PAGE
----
Harald Helfgott has announced a proof of the odd Goldbach conjecture (also known as the ternary or weak Goldbach conjecture). This is big news. Like a good maths newshound, Christian Perfect promptly wrote this up for The Aperiodical as “All odd integers greater than 7 are the sum of three odd primes!”
Wait, though, there’s a problem. As Relinde Jurrius pointed out on Twitter, the formulation used in the paper abstract was not quite the same.
The ternary Goldbach conjecture, or three-primes problem, asserts that every odd integer $N$ greater than $5$ is the sum of three primes. The present paper proves this conjecture.
The version Christian used makes the assertion using odd primes, whereas the paper abstract only claims “the sum of three primes”. The latter version includes $7$ because $7$ can be written as the sum of three primes, but not odd ones ($7 = 3+2+2$). Certainly, you can see both statements of the weak Goldbach conjecture used (for example, here’s the $\gt 5$ version and here’s the $\gt 7$ version). Are they equivalent?
Here are some nice number facts and tricks you can try out on your friends. They will work without understanding how, but with a little investigation you should be able to figure out how each one works.
It seems that big mathematical advances are like buses – you wait ages for one, and then two come along at once. Also revealed yesterday was a proof of the odd Goldbach conjecture: that all odd numbers greater than 7 can be written as the sum of exactly three odd primes. The proof is contained in Major arcs for Goldbach’s theorem, a paper submitted to the arXiv by Harald Helfgott, who’s a mathematician at the École Normale Supérieure in Paris. This new paper completes the work started in Helfgott’s previous paper, Minor arcs for Golbach’s problem, published last year.
The strong Goldbach conjecture states that every even number can be written as the sum of two primes. This is still unproven, and remains one of the long-standing unproven results in number theory. Sadly, it’s the opinion of Terence Tao, among others, that the method used to prove the weak conjecture probably won’t work on the strong conjecture.
The paper: Major arcs for Goldbach’s theorem by Harald Helfgott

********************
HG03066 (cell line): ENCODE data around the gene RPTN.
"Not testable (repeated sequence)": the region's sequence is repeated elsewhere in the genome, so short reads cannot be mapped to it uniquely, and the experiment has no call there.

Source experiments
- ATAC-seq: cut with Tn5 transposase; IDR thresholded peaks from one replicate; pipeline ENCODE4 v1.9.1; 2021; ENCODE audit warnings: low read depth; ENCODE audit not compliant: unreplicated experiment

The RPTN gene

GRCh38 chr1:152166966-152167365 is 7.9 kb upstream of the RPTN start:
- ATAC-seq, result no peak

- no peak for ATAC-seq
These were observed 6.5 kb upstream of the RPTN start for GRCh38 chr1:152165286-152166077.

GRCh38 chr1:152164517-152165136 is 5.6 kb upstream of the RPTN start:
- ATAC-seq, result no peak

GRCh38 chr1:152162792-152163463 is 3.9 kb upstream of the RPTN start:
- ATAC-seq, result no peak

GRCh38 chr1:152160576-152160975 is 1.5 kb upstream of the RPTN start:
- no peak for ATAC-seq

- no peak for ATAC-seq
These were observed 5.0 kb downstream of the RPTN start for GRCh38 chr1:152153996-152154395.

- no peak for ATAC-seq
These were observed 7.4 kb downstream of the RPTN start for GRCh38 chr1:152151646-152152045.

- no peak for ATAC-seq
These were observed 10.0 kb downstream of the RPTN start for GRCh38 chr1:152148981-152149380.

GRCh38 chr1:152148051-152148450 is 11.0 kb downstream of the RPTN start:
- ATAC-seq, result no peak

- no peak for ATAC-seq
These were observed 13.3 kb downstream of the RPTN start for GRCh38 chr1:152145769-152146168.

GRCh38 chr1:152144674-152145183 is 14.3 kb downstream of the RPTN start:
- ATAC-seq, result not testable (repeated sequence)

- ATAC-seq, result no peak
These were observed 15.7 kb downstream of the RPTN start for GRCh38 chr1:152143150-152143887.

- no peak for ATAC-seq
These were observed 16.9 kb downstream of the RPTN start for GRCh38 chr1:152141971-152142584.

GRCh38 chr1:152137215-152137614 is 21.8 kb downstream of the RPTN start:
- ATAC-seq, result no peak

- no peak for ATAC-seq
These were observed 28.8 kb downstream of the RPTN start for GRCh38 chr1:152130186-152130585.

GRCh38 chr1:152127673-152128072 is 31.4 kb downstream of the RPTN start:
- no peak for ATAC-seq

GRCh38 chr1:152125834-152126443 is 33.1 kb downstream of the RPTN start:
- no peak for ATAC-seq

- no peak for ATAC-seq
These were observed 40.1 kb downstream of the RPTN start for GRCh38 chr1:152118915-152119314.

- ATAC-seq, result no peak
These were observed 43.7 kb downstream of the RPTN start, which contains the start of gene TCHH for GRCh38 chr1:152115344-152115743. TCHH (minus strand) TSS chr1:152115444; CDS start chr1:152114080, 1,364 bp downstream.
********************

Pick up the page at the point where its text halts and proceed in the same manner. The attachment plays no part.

via Terry Tao on Google+
“The author has succeeded to prove a landmark theorem in the distribution of prime numbers. … We are very happy to strongly recommend acceptance of the paper for publication in the Annals.”
According to the Nature News blog, at yesterday’s seminar given by Yitang Zhang it was revealed that his proof that there are infinitely many pairs of primes less than seventy million apart has already been refereed for the Annals of Mathematics; that’s a quote from the referee’s report above.
It seems the proof doesn’t use any unconventional machinery (in contrast to Mochizuki’s Proof from Planet 9 of the abc conjecture) and is fairly uncontroversial. How pleasant! Of course, someone might find a problem with it once it’s publicly available, but that’s the way for all things.
Source: First proof that infinitely many prime numbers come in pairs at Nature News
The Online Encyclopedia of Integer Sequences contains over 200,000 sequences. It contains classics, curios, thousands of derivatives entered purely for completeness’s sake, short sequences whose completion would be a huge mathematical achievement, and some entries which are just downright silly.
For a lark, David and I have decided to review some of the Encyclopedia’s sequences. We’ll be rating sequences on four axes: Novelty, Aesthetics, Explicability and Completeness.
Except for initial term, primes of form “n 3′s followed by 1″.
3, 31, 331, 3331, 33331, 333331, 3333331, 33333331, 333333333333333331, 3333333333333333333333333333333333333331, 33333333333333333333333333333333333333333333333331, ...
Update 14/05/2013: The seminar was successful: Zhang announced that his proof has already been refereed for the Annals, and everyone seems happy with it.
Hard Maths news now: there’s a rumour going round that Yitang (Tom) Zhang of the University of New Hampshire reckons he can prove that there are infinitely many different pairs of primes at most 70,000,000 apart.